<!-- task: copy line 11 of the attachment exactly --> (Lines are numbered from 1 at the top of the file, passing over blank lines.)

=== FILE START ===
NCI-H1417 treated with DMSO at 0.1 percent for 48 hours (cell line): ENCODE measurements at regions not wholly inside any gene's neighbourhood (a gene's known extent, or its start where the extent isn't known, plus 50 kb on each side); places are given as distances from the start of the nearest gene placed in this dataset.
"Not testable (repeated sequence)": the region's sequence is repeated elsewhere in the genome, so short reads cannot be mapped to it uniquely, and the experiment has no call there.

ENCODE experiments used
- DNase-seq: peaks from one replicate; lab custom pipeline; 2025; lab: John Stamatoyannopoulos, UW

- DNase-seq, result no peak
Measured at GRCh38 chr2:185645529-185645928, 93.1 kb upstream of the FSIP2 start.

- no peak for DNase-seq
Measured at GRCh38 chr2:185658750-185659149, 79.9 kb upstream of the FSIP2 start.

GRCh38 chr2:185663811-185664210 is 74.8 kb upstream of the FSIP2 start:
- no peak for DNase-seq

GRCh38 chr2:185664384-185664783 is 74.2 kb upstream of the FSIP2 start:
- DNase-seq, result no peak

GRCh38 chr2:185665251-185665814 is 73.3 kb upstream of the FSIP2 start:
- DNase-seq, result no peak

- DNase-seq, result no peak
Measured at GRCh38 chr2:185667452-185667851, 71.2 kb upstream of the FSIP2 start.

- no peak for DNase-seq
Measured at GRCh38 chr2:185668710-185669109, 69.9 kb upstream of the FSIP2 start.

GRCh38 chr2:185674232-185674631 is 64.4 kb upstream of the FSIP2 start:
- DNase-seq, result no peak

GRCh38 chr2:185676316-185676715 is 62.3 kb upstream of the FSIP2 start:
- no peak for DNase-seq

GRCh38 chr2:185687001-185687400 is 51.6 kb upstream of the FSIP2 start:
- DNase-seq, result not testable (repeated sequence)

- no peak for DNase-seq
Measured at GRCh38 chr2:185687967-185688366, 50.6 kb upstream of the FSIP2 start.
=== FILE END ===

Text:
GRCh38 chr2:185664384-185664783 is 74.2 kb upstream of the FSIP2 start: